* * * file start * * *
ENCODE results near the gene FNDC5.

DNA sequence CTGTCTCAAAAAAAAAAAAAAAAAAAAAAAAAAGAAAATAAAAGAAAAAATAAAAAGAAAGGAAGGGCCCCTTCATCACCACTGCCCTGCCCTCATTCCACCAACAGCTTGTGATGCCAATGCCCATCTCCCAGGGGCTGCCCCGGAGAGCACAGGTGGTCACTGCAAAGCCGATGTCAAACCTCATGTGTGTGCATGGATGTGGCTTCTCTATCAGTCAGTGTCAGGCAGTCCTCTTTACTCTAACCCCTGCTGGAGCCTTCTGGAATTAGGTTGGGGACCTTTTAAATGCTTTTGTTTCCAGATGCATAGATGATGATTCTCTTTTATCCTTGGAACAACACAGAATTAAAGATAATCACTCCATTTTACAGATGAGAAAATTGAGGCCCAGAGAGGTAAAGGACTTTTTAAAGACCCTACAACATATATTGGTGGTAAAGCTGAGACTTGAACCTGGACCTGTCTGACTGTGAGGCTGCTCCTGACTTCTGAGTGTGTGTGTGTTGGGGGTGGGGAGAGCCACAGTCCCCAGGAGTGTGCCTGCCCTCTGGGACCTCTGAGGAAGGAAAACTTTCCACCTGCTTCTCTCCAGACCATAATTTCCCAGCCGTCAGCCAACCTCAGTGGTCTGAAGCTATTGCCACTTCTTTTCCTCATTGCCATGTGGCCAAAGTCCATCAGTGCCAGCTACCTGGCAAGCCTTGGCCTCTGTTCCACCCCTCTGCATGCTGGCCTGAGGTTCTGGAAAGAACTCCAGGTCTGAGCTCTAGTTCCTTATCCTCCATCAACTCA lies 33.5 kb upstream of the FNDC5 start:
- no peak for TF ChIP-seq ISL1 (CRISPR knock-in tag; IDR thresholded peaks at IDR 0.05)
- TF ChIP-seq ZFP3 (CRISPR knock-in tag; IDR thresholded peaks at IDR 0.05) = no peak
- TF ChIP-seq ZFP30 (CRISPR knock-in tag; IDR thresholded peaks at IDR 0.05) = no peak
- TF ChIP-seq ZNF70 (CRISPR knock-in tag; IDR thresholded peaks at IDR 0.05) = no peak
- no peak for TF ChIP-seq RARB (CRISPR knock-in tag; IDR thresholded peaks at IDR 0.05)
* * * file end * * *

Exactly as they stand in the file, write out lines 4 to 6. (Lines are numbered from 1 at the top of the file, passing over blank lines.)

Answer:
- TF ChIP-seq ZFP3 (CRISPR knock-in tag; IDR thresholded peaks at IDR 0.05) = no peak
- TF ChIP-seq ZFP30 (CRISPR knock-in tag; IDR thresholded peaks at IDR 0.05) = no peak
- TF ChIP-seq ZNF70 (CRISPR knock-in tag; IDR thresholded peaks at IDR 0.05) = no peak